Apparently, the idea of shredding the Constitution, at least the 13th and 14th Amendments, as part of a Republican-endorsed immigration reform plan is every bit as appealing to bigots as using weaponized drones to bomb Hispanic people attempting to emigrate to America. It is important to note, and remind Americans, that this anti-Hispanic, anti-immigrant crusade did not start with Donald Trump. In fact three years ago he held a contrary position to the one he holds today, but he is taking advantage of what recognizes is the endemic hatred for immigrants of color by a growing number of hateful conservative voters.
Despite their own diagnosis after the 2012 general election that Republicans have to reach out to Hispanics to survive, they have abandoned that idea and, as Ben Carson intimated; declared war on immigrants. But that is nothing new; Republicans declare war as a matter of course and likely never understand why a leading Mexico City newspaper criticized “a certain segment of America as being structurally violent.” There is no better example of Republican structural violence than calling for drones to bomb Hispanic immigrants or make them slaves and property of the state.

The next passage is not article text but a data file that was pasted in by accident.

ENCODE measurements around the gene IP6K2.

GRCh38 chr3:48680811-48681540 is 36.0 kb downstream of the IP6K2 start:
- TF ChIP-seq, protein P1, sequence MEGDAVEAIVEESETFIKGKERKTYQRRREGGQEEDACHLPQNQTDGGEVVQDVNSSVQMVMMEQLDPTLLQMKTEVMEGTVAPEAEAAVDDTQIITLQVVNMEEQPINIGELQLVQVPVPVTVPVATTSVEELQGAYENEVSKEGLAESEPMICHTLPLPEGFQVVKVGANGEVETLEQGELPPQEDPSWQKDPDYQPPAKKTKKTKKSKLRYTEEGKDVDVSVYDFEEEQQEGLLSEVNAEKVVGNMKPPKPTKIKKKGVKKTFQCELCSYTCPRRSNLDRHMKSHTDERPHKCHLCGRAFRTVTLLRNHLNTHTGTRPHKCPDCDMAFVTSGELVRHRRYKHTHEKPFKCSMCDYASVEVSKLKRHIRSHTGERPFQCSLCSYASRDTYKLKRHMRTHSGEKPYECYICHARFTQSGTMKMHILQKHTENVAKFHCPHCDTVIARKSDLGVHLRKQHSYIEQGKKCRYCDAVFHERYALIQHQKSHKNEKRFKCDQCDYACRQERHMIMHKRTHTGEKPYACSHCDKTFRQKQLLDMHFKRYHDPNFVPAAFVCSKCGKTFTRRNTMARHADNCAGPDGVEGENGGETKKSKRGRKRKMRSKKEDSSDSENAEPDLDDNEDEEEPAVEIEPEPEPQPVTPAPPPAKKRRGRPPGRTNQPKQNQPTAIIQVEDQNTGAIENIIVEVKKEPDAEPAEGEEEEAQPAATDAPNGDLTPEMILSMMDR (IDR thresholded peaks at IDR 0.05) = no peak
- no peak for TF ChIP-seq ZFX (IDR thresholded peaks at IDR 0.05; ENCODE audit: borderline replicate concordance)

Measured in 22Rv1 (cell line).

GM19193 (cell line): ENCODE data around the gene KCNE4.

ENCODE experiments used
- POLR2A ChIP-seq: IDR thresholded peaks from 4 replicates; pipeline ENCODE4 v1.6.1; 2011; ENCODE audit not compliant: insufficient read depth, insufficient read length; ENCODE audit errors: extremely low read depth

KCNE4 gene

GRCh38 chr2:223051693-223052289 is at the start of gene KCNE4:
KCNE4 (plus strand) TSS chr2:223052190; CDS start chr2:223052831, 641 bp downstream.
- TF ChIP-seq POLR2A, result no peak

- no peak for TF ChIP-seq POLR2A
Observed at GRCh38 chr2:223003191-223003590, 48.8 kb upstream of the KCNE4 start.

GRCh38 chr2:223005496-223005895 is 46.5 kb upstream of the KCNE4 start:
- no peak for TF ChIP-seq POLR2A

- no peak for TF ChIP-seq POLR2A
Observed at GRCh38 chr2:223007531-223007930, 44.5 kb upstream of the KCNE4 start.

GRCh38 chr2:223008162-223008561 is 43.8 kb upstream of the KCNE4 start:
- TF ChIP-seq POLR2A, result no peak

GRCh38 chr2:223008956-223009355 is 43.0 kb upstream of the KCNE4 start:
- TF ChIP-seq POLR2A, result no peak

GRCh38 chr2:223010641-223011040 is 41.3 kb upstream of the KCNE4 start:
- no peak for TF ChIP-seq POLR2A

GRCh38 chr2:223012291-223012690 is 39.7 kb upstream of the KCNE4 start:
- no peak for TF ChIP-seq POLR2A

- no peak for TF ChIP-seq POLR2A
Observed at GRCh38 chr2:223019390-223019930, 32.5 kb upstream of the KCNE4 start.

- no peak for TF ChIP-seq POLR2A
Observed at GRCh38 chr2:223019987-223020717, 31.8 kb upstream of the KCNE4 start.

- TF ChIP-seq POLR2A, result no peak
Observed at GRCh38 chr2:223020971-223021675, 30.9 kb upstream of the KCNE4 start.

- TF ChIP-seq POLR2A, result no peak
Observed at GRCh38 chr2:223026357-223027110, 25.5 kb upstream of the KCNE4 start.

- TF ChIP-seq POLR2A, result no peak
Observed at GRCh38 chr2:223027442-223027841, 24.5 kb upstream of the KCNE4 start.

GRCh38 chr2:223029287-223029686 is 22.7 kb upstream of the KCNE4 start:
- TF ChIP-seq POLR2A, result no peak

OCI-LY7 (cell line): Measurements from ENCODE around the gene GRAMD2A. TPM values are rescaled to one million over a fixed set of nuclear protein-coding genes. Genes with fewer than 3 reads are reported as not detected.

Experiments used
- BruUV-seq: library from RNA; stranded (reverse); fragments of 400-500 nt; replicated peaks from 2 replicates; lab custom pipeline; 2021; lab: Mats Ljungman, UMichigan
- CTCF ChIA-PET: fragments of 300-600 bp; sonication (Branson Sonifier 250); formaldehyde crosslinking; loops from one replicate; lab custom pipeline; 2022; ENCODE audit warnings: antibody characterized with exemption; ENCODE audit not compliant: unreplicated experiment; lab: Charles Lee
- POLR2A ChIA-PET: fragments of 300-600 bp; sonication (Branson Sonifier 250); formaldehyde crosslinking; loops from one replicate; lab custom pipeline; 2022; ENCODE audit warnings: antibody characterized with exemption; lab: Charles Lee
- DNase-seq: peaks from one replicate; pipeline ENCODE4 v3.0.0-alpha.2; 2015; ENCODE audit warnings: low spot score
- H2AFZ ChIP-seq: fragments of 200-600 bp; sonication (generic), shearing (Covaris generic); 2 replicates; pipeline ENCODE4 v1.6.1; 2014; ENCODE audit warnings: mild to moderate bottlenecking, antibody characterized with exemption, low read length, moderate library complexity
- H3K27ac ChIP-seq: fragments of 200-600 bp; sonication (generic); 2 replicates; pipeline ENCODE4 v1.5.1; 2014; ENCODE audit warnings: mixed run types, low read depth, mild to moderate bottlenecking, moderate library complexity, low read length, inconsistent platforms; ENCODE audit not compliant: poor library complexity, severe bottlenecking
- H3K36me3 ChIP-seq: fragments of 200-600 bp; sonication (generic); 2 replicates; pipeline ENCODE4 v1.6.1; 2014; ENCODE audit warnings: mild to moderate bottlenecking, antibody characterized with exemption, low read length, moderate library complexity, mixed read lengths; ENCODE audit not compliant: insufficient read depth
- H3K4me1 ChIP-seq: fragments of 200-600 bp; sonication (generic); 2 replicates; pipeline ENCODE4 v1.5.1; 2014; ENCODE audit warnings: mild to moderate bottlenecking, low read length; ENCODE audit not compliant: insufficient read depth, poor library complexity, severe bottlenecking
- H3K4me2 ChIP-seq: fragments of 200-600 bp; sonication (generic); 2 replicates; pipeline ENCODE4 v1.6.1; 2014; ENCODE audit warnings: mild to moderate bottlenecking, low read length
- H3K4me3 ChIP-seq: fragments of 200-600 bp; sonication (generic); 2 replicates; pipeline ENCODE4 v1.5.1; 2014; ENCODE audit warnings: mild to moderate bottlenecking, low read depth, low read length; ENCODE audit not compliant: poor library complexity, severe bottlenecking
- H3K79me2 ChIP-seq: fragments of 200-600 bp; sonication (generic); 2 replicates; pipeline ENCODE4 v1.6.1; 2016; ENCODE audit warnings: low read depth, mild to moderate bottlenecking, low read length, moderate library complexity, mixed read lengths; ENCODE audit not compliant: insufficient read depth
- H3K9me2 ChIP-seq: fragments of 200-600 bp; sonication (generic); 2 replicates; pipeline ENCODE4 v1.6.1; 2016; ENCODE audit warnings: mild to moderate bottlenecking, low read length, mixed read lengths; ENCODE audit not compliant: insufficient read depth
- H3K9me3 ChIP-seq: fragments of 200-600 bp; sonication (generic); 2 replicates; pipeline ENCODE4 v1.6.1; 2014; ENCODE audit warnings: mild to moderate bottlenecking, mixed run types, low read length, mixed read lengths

Audio engineer and instructor for SAE. Writes op/ed commentary supporting Secular Humanist causes, and exposing suppression of women, the poor, and minorities. An advocate for freedom of religion and particularly, freedom of NO religion.
Born in the South, raised in the Mid-West and California for a well-rounded view of America; it doesn’t look good.
Former minister, lifelong musician, Mahayana Zen-Buddhist.